The National Museum of American Jewish History (NMAJH) will induct Julius Rosenwald, the late CEO of Sears, Roebuck and Co. whose philanthropy transformed education for African Americans, into their Only In America/Hall of Fame at a gala in New York on June 1, 2016. Rosenwald, who lived from 1862-1932, facilitated the building of over 5000 schools and 217 teacher's homes. His generosity is responsible for educating 663,615 African-American students in 15 states in the Jim Crow South that otherwise would have been attended one room school houses or not been educated at all. Many of these students later became the backbone of the African American middle class and led the fights for civil rights.
Rosenwald, a documentary about his life by Aviva Kempner, was screened at the White House this week for Jewish Heritage Month. Senior Advisor to the President Valerie Jarrett, in remarks after the screening, referred to Rosenwald as part of my family. Her great grandfather, Robert Robinson Taylor, designed the schools. Her mother and aunt appeared in the film. The film will be part of the permanent exhibit at the NMAJH.
Former Paramount Pictures CEO Sherry Lansing, Retired Aramark CEO Joseph Neubauer, Manhattan real estate developer Daniel Rose, and investor George Weiss will also be honored for their educational philanthropy. In some ways, both Rose and Weiss followed in Rosenwald's august footsteps. Rose is the founder of the Harlem Educational Activities Fund, which provides year round academic enrichment to underserved youth beginning in middle school. Weiss started the Say Yes to Education program in Philadelphia by promising to pay the college education of 112 students at Belmont elementary. It has since expanded to include 65,000 students in 5 cities. Neubauer is chairman of the University of Chicago Board Of Trustees.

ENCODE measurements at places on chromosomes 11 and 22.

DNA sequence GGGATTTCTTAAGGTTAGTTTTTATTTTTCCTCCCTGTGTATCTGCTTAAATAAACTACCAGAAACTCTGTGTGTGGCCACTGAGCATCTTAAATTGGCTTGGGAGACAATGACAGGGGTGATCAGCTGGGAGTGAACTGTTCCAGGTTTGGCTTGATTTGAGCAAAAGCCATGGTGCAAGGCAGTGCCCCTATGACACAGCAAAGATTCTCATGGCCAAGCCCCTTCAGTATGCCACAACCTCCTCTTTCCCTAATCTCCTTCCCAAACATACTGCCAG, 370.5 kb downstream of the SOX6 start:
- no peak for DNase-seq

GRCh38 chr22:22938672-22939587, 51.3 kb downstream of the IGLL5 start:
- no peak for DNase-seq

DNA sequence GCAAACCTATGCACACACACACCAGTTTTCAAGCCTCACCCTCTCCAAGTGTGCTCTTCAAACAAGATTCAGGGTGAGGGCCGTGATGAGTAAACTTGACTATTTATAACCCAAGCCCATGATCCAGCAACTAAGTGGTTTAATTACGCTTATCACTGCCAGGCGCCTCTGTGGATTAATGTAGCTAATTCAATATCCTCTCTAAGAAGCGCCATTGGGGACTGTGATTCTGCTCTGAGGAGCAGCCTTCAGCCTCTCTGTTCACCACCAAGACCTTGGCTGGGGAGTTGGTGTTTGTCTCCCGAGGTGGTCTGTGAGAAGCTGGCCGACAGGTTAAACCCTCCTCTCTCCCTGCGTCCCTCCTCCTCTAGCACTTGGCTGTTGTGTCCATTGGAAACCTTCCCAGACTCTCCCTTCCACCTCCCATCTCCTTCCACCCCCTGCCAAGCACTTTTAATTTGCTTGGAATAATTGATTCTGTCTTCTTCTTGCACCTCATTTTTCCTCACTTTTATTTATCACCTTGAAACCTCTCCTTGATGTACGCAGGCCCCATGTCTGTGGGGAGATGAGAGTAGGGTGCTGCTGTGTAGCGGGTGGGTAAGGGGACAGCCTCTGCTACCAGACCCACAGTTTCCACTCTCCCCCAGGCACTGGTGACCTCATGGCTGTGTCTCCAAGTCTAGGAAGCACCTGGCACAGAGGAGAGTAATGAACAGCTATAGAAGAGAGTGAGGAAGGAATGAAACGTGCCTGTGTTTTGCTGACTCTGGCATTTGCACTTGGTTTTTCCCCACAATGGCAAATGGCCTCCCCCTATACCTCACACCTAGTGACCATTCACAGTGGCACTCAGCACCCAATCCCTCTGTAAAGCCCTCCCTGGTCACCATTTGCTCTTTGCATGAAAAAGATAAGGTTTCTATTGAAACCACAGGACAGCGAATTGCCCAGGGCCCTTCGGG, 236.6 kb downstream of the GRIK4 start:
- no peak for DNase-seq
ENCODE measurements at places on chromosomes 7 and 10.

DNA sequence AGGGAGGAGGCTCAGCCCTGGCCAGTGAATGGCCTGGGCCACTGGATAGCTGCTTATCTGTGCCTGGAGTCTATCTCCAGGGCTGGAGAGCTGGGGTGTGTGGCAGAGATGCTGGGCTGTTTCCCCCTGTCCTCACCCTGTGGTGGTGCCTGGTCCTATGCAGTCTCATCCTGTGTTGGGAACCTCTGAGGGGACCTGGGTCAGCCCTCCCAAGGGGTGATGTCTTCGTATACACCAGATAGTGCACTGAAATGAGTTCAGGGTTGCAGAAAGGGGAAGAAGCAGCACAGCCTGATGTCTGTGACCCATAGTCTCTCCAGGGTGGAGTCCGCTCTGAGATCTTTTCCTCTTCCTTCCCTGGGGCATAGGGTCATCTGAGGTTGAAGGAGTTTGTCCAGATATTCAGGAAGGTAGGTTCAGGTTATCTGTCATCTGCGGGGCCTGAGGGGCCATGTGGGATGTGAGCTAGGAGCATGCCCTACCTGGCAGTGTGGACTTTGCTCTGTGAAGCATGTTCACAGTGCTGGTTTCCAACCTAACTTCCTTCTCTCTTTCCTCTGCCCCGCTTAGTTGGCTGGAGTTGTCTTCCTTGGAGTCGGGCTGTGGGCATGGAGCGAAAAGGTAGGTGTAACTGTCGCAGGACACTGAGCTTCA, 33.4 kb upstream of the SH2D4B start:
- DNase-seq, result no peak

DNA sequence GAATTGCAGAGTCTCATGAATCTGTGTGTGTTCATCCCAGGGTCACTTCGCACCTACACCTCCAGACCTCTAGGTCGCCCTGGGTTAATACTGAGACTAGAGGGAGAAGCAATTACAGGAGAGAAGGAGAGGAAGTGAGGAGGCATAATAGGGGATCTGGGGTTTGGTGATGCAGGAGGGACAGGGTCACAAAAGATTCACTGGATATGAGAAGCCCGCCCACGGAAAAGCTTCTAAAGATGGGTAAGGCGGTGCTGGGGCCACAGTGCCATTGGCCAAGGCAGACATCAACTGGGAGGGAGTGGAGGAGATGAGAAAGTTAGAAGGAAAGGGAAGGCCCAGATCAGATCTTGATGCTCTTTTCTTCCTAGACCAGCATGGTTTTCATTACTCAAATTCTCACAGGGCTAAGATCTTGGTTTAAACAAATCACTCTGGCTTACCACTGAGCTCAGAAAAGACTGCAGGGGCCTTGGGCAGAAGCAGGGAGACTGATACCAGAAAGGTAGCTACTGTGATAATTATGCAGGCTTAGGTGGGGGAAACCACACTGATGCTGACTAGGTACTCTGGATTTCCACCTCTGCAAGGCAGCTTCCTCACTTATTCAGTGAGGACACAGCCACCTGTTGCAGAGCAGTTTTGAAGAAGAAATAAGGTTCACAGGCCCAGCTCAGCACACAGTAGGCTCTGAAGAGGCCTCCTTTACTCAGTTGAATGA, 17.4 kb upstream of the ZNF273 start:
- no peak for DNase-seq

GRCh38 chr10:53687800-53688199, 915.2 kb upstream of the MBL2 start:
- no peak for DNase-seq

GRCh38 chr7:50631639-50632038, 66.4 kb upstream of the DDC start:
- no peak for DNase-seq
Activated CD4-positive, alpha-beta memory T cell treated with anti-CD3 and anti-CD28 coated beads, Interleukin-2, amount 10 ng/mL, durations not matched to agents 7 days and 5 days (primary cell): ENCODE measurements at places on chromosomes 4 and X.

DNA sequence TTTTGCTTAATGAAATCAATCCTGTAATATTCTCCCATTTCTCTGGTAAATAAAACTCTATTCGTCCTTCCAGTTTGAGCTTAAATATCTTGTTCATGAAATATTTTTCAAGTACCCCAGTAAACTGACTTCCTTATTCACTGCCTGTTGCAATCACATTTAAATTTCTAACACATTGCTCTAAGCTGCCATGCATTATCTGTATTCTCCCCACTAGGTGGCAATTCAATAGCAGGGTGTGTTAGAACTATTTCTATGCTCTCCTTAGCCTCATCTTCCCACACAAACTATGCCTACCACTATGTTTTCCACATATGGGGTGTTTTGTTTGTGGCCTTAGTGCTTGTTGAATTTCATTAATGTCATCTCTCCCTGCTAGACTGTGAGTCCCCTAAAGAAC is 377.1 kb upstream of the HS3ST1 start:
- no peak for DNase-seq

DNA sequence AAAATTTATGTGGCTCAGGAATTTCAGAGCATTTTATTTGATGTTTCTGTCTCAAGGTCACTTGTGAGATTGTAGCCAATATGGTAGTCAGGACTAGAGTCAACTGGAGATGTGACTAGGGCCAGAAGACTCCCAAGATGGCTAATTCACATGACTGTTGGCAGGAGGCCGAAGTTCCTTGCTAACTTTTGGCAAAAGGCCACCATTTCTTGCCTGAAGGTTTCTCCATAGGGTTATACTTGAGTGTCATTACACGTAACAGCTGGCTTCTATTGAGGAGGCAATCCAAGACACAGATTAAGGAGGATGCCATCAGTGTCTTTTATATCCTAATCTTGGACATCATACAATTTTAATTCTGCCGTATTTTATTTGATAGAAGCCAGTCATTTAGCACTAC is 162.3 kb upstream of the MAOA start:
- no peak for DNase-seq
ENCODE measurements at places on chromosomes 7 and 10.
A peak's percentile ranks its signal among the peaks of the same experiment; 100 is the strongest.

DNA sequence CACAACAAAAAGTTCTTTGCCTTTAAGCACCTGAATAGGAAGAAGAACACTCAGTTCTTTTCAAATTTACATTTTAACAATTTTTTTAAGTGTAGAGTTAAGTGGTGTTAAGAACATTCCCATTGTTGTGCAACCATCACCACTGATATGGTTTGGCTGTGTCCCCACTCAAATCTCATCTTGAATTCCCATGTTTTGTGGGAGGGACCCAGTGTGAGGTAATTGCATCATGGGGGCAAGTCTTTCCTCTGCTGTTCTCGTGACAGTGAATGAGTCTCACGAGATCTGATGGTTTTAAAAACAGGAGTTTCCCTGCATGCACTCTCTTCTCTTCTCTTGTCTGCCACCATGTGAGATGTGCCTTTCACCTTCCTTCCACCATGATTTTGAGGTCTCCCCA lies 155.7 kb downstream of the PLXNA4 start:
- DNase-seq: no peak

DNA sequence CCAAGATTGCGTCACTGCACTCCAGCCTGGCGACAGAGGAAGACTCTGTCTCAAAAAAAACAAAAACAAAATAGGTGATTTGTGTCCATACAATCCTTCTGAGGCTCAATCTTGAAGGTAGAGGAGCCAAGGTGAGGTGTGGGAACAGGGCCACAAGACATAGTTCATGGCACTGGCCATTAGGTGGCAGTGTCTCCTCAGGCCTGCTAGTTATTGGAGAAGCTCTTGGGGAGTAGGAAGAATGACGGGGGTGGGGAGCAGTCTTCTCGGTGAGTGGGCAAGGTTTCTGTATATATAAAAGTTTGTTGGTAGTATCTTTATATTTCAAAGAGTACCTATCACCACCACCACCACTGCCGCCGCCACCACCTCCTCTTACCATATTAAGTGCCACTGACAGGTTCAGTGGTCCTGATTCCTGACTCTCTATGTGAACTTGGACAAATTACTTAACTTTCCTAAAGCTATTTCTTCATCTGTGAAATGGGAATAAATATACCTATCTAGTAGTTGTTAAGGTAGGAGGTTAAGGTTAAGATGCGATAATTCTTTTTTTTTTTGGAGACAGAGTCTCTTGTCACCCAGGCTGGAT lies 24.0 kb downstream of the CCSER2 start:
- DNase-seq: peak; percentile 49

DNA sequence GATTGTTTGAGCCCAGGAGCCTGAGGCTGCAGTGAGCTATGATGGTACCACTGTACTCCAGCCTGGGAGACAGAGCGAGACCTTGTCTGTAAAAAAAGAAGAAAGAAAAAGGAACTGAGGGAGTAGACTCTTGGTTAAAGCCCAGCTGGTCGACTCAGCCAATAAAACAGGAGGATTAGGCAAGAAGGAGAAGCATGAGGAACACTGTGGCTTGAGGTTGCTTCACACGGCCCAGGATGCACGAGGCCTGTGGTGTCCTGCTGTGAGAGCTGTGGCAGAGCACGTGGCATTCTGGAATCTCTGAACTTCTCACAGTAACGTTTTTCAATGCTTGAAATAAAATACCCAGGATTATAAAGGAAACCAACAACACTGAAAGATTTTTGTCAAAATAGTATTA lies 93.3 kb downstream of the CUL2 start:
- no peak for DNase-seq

Befitting Lansing's groundbreaking role as the first woman to ever head a movie studio, she threw out the old educational constructs and engendered a new paradigm. The former math teacher created two initiatives that utilize retirees, EnCorps STEM Teachers program and PrimeTime LAUSD, to enhance the educational experience. The idea to originate "rewire not retire" programs came to her after she left the movie business and established The Sherry Lansing Foundation.
The producer of such hits as "Fatal Attraction" and "Indecent Proposal" explained, "After I started my foundation, people would say to me I want to do what you are doing. I am 71 years old so I am at the tail end of the baby boomers. I realized our generation, 76 million people, are already 65 or turning 65 in the next few years. We were like the forgotten generation. We marched for civil rights; we marched for women's rights; we marched for gay rights. Now we have to redefine aging. You want to talk about prejudice. There is such a prejudice against people over a certain age. It's ridiculous. Mick Jagger is 72 today and he is bouncing around. If that is what retirement age looks like, they could certainly teach math and science."
Lansing, while serving on the California P-16 Council, developed the idea of a program that is the flip side of Teach for America. "I realized if students graduating from MIT were offered a $35,000 teaching position in a school district in an underprivileged area or a job at Boeing or a bio tech company, the school district would lose most of the time even if the student wanted to teach," said Lansing. "Then I started thinking about people in my demographic who want to give back and who want to continue working and have math and science skills. It was initially hard to get enthusiasm for it. My foundation funded the idea. Now it is its own 501C3 EnCorps Stem Teachers Program. We are taking people who have training in math and science and we are saying to them we will get you your teaching certificate. They are all going back to school for less than a year's training and then teaching in high need areas."
130 EnCorps fellows have transitioned to full-time teachers since the program started in 2007. Another 226 Fellows have started their training. Lansing hopes someday the program will be able to expand outside the state of California.